English professor Angela Beumer Johnson wins Ohio teaching award

Angela Beumer JohnsonWright State University professor Angela Beumer Johnson was named Outstanding College Language Arts Educator by the Ohio Council of Teachers of English Language Arts (OCTELA).

Beumer Johnson, Ph.D., professor of English and Teacher Education, codirects the graduate licensure program in secondary integrated language arts education. She enjoys teaching graduate and undergraduate courses in young adult literature and integrated language arts pedagogies.

She is coauthor of numerous peer-reviewed articles and is a frequent presenter at conferences organized by the Assembly on Literature for Adolescents of the National Council for Teachers of Education (NCTE) and OCTELA. Along with Wright State faculty members Nancy Mack and Sally Lamping, Beumer Johnson advises an NCTE-student affiliate on campus, WSU-NCTE.

Beumer Johnson was honored at the Ohio Council of Teachers of English Language Arts spring conference in Worthington, Ohio.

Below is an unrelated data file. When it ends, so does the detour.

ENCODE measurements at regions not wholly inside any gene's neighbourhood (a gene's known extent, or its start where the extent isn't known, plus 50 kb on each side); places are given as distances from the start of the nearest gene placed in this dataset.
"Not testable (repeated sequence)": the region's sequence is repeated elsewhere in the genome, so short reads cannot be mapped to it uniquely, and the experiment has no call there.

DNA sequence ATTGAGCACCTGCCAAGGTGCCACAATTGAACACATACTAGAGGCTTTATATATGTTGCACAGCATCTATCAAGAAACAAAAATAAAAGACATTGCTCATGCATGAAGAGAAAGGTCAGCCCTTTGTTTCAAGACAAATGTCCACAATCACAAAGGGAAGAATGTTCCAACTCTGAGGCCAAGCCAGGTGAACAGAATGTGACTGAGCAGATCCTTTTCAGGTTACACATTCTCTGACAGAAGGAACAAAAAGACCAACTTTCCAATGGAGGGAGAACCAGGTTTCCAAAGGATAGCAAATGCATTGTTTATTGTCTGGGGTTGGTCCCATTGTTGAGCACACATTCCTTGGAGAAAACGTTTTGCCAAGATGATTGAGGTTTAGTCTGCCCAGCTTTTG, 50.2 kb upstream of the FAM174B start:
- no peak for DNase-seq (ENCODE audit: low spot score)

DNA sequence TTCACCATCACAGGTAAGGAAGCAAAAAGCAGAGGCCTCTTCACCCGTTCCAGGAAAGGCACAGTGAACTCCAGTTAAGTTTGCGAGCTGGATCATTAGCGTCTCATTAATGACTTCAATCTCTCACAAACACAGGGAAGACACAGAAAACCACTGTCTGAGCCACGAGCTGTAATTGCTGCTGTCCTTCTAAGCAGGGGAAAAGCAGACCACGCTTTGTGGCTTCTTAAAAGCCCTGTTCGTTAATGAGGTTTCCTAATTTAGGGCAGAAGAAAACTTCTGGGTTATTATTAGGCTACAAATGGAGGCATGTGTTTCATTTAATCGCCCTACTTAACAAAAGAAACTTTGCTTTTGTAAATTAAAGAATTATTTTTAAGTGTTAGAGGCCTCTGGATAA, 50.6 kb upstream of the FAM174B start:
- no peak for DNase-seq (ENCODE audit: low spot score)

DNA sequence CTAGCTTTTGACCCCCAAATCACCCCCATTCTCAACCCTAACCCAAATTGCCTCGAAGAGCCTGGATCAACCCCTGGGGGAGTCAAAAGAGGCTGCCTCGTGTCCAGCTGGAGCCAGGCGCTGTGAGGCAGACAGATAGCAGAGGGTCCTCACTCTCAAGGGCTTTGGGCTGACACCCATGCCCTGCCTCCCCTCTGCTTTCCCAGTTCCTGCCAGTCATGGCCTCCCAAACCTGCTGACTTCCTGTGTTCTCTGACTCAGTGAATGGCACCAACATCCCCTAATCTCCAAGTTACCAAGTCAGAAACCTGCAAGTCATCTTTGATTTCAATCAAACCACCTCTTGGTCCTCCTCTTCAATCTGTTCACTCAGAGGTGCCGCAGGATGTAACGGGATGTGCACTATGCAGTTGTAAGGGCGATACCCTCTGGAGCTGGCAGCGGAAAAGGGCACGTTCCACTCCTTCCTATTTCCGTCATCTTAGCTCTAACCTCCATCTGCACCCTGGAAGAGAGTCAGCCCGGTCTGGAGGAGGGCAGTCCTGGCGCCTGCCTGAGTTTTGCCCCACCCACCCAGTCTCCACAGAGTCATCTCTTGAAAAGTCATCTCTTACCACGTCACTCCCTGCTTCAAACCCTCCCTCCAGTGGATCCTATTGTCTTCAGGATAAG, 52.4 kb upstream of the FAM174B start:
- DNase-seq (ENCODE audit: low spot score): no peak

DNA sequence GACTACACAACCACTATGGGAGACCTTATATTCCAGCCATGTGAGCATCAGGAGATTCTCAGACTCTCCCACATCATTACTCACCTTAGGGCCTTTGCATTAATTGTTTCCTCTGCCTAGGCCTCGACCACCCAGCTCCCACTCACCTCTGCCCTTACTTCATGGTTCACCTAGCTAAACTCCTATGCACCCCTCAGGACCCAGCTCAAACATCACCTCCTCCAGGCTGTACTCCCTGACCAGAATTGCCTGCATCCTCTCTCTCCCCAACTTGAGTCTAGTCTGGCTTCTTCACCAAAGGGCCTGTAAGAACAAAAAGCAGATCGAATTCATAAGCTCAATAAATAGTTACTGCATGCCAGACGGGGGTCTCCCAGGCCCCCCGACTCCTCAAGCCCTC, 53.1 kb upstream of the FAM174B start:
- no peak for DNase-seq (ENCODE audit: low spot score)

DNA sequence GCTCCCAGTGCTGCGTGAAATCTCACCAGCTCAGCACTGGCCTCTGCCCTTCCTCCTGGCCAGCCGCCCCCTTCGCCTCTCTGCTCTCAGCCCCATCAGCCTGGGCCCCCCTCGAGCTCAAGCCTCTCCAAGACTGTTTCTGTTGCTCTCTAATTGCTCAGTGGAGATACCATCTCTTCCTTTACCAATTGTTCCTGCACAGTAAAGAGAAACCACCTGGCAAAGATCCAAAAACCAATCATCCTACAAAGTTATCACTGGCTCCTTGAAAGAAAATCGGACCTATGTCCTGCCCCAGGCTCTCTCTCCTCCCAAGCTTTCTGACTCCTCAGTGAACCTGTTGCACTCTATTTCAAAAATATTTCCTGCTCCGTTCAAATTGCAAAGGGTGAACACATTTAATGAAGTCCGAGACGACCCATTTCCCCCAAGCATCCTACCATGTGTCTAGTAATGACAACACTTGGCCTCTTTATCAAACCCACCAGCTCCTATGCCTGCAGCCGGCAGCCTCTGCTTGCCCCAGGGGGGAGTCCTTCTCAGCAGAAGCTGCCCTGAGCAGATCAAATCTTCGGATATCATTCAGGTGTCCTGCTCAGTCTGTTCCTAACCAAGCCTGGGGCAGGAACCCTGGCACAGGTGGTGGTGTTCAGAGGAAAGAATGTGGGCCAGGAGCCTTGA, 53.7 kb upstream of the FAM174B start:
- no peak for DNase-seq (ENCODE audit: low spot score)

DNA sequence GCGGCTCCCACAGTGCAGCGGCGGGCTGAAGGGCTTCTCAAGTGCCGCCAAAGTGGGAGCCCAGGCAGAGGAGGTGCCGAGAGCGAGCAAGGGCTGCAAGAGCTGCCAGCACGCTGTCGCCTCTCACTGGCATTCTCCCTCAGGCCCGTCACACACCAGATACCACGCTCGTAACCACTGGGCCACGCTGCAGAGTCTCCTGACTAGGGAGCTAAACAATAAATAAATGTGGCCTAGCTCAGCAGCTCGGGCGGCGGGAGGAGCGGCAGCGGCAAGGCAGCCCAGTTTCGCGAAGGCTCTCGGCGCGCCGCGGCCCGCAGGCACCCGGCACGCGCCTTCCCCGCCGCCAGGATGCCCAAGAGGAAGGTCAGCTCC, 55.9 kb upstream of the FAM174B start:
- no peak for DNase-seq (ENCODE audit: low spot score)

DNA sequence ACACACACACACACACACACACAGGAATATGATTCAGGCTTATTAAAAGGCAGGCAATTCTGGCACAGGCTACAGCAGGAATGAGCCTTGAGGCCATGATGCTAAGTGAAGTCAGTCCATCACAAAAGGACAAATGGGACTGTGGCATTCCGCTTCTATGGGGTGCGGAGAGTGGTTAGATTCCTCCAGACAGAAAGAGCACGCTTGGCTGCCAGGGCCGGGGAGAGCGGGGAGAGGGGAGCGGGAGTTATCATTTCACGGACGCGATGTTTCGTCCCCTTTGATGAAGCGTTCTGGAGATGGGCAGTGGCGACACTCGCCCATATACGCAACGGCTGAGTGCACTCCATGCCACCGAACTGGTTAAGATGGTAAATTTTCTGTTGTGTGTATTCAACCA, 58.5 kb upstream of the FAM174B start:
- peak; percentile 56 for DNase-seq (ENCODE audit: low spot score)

Founded in 1957, OCTELA is comprised of teachers of English and anyone interested in practicing and promoting English language arts. It is the only statewide affiliate of the National Council of Teachers of English representing teachers of English language arts from prekindergarten through college.

Carol S. Loranger, chair of the Department of English Language and Literatures, said Beumer Johnson’s teaching exemplifies a focus on students and their environment.

“Her course materials emphasize the connection of language arts standards to current events and popular culture; they emphasize media literacy, and she models in her own teaching for best practices for integrating these to her students,” Loranger said. “Generous classroom time is given to reflection based on experience as a means to lead students to an innate as well as intellectual understanding of the pedagogical theories behind the lessons.”

Janie Marie Murphy, one of Beumer Johnson’s former students, said, “She taught me the value of using literature that my students can relate to, and she showed me how to develop creative lessons that could inspire my students to become lifelong readers.”

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